By: Will Burchfield
Once upon a time, Joseph Fauria was a touchdown machine for the Lions.
He’s hoping the team’s recent red zone struggles might convince management to give him a call.
Fauria, whose seven touchdowns in 2013 are tied for the most by a Lions tight end in a single season in the Super Bowl era, hasn’t played since being released by the Patriots in 2015. He’s currently a free agent.
After the Lions’ loss to the Steelers on Sunday night in which Detroit failed to score a touchdown and gained just 10 yards on 16 plays in the red zone, Fauria made some noise on Twitter.
When Fauria was asked if he’s in game shape, he responded, “Yes. Very much so! Best of my life.” And he’s free for the rest of the season.
Lions fans, who are almost unanimously done with Eric Ebron, seem to be on board with the idea of bringing back Fauria.
NBC’s Mike Florio reported on Sunday that Detroit will “almost surely” deal Ebron before Tuesday’s trade deadline.
Fauria signed with the Lions as an undrafted rookie in 2013 and quickly took the league by storm. But his career took a turn for the worse when he suffered a mysterious ankle injury in his own home in the fall of 2014.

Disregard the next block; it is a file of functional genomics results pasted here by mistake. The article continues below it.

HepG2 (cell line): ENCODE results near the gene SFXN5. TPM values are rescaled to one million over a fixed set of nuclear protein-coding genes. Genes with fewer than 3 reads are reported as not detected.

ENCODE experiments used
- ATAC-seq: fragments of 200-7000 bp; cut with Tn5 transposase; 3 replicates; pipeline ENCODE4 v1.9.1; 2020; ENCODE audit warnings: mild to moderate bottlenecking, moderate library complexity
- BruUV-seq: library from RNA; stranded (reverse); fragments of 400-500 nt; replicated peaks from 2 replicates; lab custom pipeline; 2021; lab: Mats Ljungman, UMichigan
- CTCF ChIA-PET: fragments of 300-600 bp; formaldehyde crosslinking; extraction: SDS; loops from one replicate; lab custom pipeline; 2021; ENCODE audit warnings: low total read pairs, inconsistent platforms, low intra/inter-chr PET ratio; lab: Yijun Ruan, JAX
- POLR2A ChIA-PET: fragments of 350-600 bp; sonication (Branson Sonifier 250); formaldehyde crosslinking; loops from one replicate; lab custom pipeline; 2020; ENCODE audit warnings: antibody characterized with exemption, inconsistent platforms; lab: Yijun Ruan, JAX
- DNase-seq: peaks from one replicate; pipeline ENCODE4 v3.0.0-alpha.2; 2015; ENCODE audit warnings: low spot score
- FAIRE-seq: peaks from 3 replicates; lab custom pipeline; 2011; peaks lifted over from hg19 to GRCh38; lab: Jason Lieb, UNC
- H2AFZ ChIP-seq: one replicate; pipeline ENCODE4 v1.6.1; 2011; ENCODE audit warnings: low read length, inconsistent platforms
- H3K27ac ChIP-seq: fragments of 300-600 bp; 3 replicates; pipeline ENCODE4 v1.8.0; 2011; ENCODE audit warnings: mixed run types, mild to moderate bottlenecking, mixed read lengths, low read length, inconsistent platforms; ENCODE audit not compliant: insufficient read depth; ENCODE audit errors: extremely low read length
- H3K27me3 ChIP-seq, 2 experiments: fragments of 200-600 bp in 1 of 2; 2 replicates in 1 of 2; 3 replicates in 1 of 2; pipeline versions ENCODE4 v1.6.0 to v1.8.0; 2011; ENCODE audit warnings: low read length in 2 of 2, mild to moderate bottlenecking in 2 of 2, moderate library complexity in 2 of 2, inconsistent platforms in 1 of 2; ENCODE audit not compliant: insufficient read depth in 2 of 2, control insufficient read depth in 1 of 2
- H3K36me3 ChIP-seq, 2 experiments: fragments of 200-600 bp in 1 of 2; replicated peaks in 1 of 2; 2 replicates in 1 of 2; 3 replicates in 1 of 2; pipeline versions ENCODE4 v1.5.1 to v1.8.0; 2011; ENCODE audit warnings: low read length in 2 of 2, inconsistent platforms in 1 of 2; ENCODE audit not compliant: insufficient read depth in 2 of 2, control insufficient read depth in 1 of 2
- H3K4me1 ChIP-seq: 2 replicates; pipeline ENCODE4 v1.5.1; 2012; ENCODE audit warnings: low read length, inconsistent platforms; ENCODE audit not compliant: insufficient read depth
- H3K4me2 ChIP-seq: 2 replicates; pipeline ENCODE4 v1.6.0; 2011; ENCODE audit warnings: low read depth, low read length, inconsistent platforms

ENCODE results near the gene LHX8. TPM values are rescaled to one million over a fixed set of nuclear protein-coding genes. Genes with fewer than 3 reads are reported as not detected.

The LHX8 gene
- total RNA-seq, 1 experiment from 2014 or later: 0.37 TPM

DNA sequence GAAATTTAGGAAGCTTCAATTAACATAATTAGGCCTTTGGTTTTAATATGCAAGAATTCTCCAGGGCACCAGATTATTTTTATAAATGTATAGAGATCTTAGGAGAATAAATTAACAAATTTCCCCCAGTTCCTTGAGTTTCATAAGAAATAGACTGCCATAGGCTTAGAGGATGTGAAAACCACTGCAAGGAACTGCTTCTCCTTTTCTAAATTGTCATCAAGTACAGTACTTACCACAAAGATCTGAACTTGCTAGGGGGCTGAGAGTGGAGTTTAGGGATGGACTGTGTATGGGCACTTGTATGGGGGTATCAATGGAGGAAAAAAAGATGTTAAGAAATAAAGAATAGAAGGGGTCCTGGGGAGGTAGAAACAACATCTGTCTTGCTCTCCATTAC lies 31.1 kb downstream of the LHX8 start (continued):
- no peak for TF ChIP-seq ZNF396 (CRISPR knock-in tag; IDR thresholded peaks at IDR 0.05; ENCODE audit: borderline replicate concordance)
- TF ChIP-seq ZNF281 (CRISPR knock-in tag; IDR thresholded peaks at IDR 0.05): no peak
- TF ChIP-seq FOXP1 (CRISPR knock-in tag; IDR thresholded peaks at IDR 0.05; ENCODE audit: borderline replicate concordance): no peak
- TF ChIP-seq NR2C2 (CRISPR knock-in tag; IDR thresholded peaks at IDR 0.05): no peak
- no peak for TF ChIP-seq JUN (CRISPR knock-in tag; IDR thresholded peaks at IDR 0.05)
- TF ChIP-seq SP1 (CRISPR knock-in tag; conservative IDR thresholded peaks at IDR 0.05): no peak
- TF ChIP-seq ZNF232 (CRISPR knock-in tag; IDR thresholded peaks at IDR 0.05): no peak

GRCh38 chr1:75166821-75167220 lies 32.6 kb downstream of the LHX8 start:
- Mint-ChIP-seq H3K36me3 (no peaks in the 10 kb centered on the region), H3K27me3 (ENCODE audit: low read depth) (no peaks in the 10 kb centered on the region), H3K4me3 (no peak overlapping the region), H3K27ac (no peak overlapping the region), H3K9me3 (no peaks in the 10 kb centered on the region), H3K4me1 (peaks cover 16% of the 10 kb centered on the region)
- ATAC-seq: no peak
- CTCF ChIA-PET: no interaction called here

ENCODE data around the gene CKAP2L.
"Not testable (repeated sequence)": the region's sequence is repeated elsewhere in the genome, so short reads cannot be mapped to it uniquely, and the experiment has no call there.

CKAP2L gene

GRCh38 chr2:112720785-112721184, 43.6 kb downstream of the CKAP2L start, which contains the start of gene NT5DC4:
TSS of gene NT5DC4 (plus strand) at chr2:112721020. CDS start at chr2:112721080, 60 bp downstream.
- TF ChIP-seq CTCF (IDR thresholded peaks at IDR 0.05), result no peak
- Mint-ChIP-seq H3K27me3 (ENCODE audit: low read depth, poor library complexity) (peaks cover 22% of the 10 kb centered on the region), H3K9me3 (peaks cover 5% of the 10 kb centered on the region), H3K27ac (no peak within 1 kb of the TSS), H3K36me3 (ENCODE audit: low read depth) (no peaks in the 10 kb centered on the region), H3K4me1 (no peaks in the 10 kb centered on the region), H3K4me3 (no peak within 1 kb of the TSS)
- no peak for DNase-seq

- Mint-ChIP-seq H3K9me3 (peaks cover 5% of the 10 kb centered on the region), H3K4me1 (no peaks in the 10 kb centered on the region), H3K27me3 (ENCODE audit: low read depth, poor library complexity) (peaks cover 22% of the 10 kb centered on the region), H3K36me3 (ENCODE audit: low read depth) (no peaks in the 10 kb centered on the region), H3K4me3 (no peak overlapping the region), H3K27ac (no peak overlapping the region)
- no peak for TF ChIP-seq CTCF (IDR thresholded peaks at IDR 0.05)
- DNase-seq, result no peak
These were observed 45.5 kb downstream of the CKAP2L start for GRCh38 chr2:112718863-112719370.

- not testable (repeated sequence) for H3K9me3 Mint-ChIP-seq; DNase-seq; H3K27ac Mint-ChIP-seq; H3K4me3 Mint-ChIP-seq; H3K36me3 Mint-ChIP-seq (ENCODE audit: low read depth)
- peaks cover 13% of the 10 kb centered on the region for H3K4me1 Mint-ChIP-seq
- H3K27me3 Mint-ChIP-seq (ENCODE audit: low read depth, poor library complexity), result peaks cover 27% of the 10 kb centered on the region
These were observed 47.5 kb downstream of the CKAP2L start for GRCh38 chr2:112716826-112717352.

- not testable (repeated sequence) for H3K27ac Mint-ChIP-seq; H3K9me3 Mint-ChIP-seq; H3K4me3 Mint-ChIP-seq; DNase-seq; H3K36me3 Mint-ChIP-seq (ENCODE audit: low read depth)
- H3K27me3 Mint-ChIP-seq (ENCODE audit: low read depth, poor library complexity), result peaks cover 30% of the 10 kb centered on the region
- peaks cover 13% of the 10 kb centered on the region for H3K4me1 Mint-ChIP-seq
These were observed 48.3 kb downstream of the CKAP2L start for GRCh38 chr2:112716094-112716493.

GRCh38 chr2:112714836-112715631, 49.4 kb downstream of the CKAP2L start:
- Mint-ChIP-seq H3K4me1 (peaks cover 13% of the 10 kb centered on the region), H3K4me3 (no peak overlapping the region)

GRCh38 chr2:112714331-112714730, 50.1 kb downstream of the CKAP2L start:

He claimed he fell while chasing his puppy, a story that reeked of a cover-up. The Lions cut him before the 2015 season.
At least one fan made note of this on Twitter.
Even Christian Fauria, Joseph’s uncle and a former NFL tight end himself, doesn’t know the full truth of Joseph’s injury — if there’s indeed more to be told.
“I actually don’t know know, I don’t. I wish I knew, because I ask him,” Fauria told 97.1 The Ticket. “I figure enough time goes by and we’ll be having a couple drinks, throwing some down, I’ll tell him a story that I’m uncomfortable with and maybe that’ll open up the gate to have some truth serum come out of him – no.
“But I will say this: whenever somebody gets hurt and it involves a dog, a shower, or anything like that, I don’t believe it.”
Though the Lions struggled in the red zone on Sunday night, they entered play with a touchdown rate of 60 percent, tied for the fifth best mark in the NFL.